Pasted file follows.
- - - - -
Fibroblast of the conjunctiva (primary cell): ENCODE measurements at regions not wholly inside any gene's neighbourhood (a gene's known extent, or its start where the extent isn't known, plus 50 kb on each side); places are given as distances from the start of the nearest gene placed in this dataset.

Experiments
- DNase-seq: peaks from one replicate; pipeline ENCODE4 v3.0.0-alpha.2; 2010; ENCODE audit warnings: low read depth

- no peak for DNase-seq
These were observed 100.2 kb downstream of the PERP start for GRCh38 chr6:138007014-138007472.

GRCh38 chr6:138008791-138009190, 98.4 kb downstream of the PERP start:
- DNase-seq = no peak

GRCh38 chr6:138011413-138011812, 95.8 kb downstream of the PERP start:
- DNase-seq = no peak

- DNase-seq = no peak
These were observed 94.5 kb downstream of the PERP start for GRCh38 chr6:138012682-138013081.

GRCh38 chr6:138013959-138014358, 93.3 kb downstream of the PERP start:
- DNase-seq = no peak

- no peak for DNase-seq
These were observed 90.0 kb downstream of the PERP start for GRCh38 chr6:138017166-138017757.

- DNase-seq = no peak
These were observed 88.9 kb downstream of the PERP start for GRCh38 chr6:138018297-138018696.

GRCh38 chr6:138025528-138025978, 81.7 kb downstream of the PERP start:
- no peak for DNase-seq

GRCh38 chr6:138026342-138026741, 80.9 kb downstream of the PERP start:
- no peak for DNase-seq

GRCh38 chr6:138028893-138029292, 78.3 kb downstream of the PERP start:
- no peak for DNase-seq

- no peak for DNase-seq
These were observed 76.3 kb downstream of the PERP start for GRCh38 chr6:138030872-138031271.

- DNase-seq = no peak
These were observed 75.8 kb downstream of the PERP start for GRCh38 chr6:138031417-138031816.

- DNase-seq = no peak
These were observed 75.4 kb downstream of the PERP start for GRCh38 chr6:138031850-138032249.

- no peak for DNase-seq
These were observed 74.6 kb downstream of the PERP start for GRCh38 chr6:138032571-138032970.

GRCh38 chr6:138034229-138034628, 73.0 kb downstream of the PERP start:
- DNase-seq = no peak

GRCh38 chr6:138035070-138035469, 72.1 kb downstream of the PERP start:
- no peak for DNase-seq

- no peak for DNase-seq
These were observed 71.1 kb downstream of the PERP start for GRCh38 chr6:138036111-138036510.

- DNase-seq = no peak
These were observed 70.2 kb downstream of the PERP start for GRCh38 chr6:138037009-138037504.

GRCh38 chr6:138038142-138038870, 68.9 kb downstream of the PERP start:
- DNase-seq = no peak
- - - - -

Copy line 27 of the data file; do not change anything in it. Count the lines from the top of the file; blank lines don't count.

These were observed 75.8 kb downstream of the PERP start for GRCh38 chr6:138031417-138031816.